Tissainayagam’s commentary recorded that the report was based on a visit to Batticaloa lasting four hours by the Secretary in the Justice Ministry and that its basis in reality was quite weak. The article reportedly caused a certain degree of embarrassment to Sri Lanka’s Human Rights Minister, who was then visiting Geneva to present his report before the U.N. Human Rights Council.

In dealing with the charges laid against Tissainayagam and his co-defendants, the defence initially sought to dismiss the charges on the grounds that they pertained to a period of time when the PTA was not operative. It was agreed following the ceasefire agreement between the government and the Tamil Tigers in February 2002, that PTA would no longer be operative. Since the ceasefire was formally abrogated only in January 2008, the charges against Tissainayagam and his co-defendants amounted to a retroactive application of the PTA to a period when it was not operative.

By late-October, the prosecution finished its presentation of arguments. At this writing, the court was hearing evidence led by the defence on whether the evidence against Tissainayagam was admissible under law. With all said and done, there is little doubt that the prosecution of Tissainayagam, Jasiharan and Vallarmathy stands as a direct threat to media freedom.

Minister aggrieved by investigative report, lays charges of extortion
Arthur Wamanan, a reporter at The Sunday Leader, was detained by Criminal Investigation Department (CID) of the Colombo police in October 2007, on charges of extortion levelled by Mano Wijeratne, Sri Lanka’s Minister for Enterprise Development.

The Sunday Leader had on October 21, 2007, carried an article by Wamanan which reported that Wijeratne’s wife had while on an overseas tour, incurred roaming charges on her telephone amounting to roughly Sri Lankan Rupees (SLR) 87,000, which his ministry had borne, despite it being an inadmissible perk under government rules. On October 19, well before sending his story to press, Wamanan had called Wijeratne from a phone registered in his mother’s name, to obtain his account of the story.

On the day the story was published, the minister filed a case of extortion against Wamanan, accusing him of having demanded a sum of SLR 5 million as the price of not publishing the story. He cited the call records on his cell-phone as evidence. On October 23, minister Wijeratne attacked Wamanan by name in the Sri Lankan parliament. The CID arrested Wamanan the following day, briefly detaining his mother too.

At the first bail hearing, the city magistrate observed: “Media are there to report on what is happening in society. Just because some people are embarrassed by a news report, the media must not be subjected to restriction”.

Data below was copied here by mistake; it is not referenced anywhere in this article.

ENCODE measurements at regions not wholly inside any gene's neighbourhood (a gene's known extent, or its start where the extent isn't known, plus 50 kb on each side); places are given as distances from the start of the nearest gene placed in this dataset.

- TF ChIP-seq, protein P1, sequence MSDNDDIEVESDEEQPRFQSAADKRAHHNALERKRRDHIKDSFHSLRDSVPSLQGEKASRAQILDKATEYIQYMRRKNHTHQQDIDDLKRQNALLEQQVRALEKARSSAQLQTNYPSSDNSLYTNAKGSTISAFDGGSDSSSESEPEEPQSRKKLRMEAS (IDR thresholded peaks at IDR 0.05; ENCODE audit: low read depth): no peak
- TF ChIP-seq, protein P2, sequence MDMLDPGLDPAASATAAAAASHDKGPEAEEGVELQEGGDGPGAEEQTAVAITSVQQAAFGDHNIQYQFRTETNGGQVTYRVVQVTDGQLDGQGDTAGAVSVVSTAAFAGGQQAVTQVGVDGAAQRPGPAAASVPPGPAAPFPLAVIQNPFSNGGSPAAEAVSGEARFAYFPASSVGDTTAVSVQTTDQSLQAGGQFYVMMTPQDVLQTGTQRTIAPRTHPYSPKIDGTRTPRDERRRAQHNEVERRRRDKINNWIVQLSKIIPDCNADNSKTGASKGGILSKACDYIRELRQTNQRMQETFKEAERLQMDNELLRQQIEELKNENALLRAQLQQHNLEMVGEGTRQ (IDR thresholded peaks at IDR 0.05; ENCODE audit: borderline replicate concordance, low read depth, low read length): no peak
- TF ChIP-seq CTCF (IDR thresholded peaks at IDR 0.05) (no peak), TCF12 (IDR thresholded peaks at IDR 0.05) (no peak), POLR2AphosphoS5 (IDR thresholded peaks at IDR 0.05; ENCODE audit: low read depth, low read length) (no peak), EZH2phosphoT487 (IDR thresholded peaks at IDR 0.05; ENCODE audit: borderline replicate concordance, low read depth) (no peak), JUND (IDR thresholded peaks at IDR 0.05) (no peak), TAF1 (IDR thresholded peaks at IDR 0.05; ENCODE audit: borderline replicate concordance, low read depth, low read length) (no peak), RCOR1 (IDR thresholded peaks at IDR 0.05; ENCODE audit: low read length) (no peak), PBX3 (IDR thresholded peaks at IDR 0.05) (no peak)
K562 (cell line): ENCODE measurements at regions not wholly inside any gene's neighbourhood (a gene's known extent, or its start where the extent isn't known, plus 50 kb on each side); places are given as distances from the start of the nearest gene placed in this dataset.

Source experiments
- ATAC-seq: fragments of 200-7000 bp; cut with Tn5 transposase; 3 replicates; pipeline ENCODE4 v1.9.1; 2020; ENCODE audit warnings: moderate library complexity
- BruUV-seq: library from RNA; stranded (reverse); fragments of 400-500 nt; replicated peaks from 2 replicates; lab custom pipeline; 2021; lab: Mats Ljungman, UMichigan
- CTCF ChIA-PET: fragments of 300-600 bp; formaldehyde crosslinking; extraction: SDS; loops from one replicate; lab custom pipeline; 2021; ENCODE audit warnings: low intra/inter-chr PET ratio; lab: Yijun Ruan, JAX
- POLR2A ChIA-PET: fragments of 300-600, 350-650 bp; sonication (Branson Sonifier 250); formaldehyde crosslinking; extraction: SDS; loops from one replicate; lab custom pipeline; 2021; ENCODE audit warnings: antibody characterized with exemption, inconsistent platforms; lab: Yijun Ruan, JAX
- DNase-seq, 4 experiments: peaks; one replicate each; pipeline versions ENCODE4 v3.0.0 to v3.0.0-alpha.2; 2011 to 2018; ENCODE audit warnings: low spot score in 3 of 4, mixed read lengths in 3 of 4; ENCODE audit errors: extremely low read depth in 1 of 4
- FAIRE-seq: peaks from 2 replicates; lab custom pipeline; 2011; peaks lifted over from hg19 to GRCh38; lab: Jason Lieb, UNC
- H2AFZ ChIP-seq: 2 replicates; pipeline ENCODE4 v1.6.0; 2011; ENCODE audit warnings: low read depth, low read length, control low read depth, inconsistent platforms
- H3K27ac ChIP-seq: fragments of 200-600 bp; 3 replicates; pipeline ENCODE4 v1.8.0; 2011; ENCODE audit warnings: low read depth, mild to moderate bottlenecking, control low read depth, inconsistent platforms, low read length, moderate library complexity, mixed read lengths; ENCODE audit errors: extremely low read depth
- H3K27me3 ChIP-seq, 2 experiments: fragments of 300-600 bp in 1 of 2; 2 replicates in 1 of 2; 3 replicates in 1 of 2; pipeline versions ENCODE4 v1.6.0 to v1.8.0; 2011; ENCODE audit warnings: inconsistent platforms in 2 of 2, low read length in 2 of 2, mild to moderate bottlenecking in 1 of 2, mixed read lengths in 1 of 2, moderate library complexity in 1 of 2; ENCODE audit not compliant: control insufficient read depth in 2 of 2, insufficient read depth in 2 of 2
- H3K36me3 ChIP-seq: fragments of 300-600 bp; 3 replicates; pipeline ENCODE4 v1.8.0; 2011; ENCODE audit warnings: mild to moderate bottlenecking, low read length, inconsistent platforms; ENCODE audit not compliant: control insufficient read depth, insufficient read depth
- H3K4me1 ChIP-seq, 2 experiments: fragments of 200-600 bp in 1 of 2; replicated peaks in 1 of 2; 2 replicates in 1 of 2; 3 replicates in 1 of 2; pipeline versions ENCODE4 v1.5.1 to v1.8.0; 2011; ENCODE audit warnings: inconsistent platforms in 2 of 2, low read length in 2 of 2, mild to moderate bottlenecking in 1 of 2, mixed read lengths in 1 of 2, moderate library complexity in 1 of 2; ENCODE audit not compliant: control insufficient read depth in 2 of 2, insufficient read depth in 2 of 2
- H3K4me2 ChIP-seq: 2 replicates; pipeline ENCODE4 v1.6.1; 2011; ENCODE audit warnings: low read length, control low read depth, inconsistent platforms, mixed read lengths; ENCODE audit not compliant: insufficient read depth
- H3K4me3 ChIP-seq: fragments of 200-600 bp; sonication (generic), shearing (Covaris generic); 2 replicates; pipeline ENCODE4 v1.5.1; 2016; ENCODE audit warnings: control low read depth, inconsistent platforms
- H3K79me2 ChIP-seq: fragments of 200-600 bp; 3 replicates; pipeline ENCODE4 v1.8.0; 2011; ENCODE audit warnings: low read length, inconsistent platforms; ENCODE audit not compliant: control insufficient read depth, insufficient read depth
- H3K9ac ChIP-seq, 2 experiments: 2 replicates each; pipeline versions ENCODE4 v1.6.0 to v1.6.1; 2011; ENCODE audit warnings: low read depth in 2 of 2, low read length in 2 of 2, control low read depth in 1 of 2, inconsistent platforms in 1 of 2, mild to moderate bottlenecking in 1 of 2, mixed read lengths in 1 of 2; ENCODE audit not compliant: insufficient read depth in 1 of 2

The prosecution then argued that Wamanan, a 21-year old Tamil youth just beginning his career in journalism, did not deserve bail on account of his ethnicity.

Wamanan was granted bail, but the case against him continues. The CID has reportedly referred the phone used by the accused to its computer analysis section and at the most recent hearing on November 7, 2008, pleaded for more time to furnish details before the court.

Interrogation of journalists and the implicit threat of legal action
The mission has also learnt that top officials of Sirasa TV channel have repeatedly been called in for questioning by the CID of the Sri Lanka police in recent months. Typically, these sessions follow some incident of terrorist strikes and the mode of coverage that the channel adopts. All channels are obliged to observe a government diktat that the body parts of victims are not to be shown in coverage of terrorist incidents. Sirasa TV has reportedly been observing this diktat scrupulously, though channels that are favourably inclined to the government, including the state-owned broadcaster, often get away with lurid coverage accompanied by highly emotionally charged commentary.

Yet according to Sirasa TV, only their top personnel have been often questioned on the material used in coverage of terrorist incidents.

In June 2008, the office of the web-based news portal, was visited by officials of the CID who interrogated the editor and news-editor for close to three hours on certain news stories they had covered, and asked particularly, that they name sources. This news portal was one among eight media organisations that were on May 31, identified by an “editorial” posted on the website of the Ministry of Defence, as “anti-national” and “treacherous”. Just over two weeks later, the Ministry posted another editorial proposing that all news stories having a bearing on national security would need pre-publication clearance from a specially empowered body.

Though these guidelines have not been formally notified, they create a climate of intimidation that permits officials of the security and intelligence agencies to walk into media offices when they please, or to summon journalists for interrogation on any whim.